Do you have an arm like God’s,
    and can your voice thunder like his?
    Then adorn yourself with glory and splendor,
    and clothe yourself in honor and majesty.
    Unleash the fury of your wrath,
    look at all who are proud and bring them low,
    look at all who are proud and humble them,
    crush the wicked where they stand.
    Bury them all in the dust together;
    shroud their faces in the grave.
    Then I myself will admit to you
    that your own right hand can save you.
    No one is fierce enough to rouse it [the leviathan].
    Who then is able to stand against me?
    Who has a claim against me that I must pay?
    Everything under heaven belongs to me.

    In the end, God is putting Job in his place. Which is awkward, given that God started out by saying that Job is blameless.

    You brought up Job as an example of an innocent person who faced hardship through no fault of their own.
    Some of us argued from the beginning on that this cannot be the case.

    Those blessings were just material things. Things that, given their nature, are subject to aging, illness and death.

    Had the point been made that Job eventually attained enlightenment and went beyond aging, illness and death, beyond greed, anger and delusion, that would be a higher blessing.

    So earlier, you said it is irrelevant that it was Satan who challenged God to test Job's faith.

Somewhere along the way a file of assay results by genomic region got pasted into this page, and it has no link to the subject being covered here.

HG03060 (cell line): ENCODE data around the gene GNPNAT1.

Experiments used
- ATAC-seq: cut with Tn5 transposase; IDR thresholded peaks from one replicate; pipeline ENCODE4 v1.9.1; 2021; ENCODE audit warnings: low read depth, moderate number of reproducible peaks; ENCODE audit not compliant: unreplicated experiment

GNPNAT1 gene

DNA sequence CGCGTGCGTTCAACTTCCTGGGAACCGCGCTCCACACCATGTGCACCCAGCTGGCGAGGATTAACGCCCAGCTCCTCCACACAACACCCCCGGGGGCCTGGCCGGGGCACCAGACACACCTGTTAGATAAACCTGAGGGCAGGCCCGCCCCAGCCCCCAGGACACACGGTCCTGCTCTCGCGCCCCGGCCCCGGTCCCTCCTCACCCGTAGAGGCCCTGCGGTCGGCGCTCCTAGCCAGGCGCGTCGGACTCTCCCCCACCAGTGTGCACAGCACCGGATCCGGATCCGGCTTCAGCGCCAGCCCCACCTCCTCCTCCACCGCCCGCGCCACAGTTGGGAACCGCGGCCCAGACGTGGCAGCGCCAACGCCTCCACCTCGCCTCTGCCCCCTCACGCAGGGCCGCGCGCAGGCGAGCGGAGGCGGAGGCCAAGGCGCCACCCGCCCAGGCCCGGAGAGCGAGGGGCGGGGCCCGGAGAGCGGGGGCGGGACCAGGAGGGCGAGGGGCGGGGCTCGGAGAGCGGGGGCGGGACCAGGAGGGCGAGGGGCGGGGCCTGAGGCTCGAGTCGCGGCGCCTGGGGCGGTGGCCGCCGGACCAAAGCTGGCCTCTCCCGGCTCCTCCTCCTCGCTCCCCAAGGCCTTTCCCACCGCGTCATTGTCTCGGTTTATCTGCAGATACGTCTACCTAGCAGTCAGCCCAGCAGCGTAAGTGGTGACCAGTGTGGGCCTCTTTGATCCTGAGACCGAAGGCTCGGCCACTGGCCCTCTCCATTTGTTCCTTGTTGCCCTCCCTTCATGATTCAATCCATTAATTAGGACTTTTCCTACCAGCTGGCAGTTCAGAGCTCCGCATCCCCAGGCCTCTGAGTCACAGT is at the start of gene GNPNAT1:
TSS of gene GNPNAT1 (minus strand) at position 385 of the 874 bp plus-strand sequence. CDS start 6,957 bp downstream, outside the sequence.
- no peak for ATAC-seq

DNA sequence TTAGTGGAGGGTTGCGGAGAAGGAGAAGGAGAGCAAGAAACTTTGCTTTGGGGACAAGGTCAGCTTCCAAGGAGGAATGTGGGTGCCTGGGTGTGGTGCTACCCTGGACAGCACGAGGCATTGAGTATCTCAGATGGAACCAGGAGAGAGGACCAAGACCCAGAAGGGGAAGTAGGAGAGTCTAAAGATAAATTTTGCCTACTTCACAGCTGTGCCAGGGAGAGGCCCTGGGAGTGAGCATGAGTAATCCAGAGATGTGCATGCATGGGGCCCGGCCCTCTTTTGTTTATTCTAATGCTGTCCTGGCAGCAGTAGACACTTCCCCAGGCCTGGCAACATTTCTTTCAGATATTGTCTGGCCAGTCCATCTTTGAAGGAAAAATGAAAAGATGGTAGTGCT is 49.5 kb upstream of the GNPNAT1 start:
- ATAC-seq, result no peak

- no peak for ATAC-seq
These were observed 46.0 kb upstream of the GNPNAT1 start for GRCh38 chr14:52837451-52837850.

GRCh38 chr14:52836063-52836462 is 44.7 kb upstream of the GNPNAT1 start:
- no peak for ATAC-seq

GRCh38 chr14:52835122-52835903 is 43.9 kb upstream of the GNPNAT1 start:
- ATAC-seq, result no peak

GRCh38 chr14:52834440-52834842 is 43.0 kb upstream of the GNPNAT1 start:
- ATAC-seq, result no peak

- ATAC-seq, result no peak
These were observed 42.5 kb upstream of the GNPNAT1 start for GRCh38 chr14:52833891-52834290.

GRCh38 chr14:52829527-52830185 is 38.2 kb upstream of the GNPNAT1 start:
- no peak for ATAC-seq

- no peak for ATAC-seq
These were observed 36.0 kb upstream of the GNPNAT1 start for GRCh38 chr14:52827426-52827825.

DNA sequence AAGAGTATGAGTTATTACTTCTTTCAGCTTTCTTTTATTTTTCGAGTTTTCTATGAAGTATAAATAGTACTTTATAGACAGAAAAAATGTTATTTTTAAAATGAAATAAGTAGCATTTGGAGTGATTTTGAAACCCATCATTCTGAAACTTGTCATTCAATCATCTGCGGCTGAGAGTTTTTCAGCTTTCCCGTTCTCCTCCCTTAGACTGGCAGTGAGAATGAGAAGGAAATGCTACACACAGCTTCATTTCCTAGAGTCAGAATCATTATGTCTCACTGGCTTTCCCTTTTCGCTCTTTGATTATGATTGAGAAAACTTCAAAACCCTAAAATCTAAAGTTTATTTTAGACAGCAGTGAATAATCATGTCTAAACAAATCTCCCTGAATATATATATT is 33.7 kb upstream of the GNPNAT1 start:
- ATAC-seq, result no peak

But here, you are suggesting that God tested Job to prove Satan wrong?

    Needless to say, God being omniscient, knew how things would develop anyway, so on His part, no testing is necessary to find out how things stand.
    So we're left with the conclusion that God tested Job to:
    a) teach Job a lesson,
    b) teach Satan a lesson,
    c) set a didactic example for anyone hearing about the testing of Job and how it came about,
    d) the whole story is a hoax.
  11. Photizo Ambassador/Envoy Valued Senior Member

    Per me? No. That's p[er] you...I never said they "came out of" nowhere. You asked where these spiritual forces hostile to God come from. To which I replied "Nowhere." Got that?
  12. Photizo Ambassador/Envoy Valued Senior Member

    Job began running his mouth (understandable but inexcusable), and eventually God took him to task. Job got the message, repented, and in the end God blessed him even more than at the beginning. "He that hath ears to hear, let him hear".
    Last edited: Dec 17, 2012
  13. Syne Sine qua non Valued Senior Member

    Oh, now you want to hedge your bets toward fairness, since I already said:

    Nowhere does Job complain about god's efficiency.

    Job clearly does not understand the purpose of being tested, and naturally questions it. It proves that Job is not righteous merely for the selfish benefits in provides him, as Satan suggested. This is why the blameless are not beyond testing, which is the whole point of Job.

    So you are still asserting that everyone who faces hardship deserves it? Including the Jews in the Holocaust and the newborn?

    Nonsense. What was take from Job was replenished in abundance, as well as him learning that he was not beyond testing.

    It is irrelevant, as the lesson was for man, not Satan. Satan merely played the role of man's doubt.

    Like I said, to teach man a lesson.
  14. Syne Sine qua non Valued Senior Member

    Religion forum. Deal with it.
  15. wynn ˙ Valued Senior Member

    Then let's recap: What is the source of "spiritual forces hostile to God"?
    How come "spiritual forces hostile to God" exist?
  16. wynn ˙ Valued Senior Member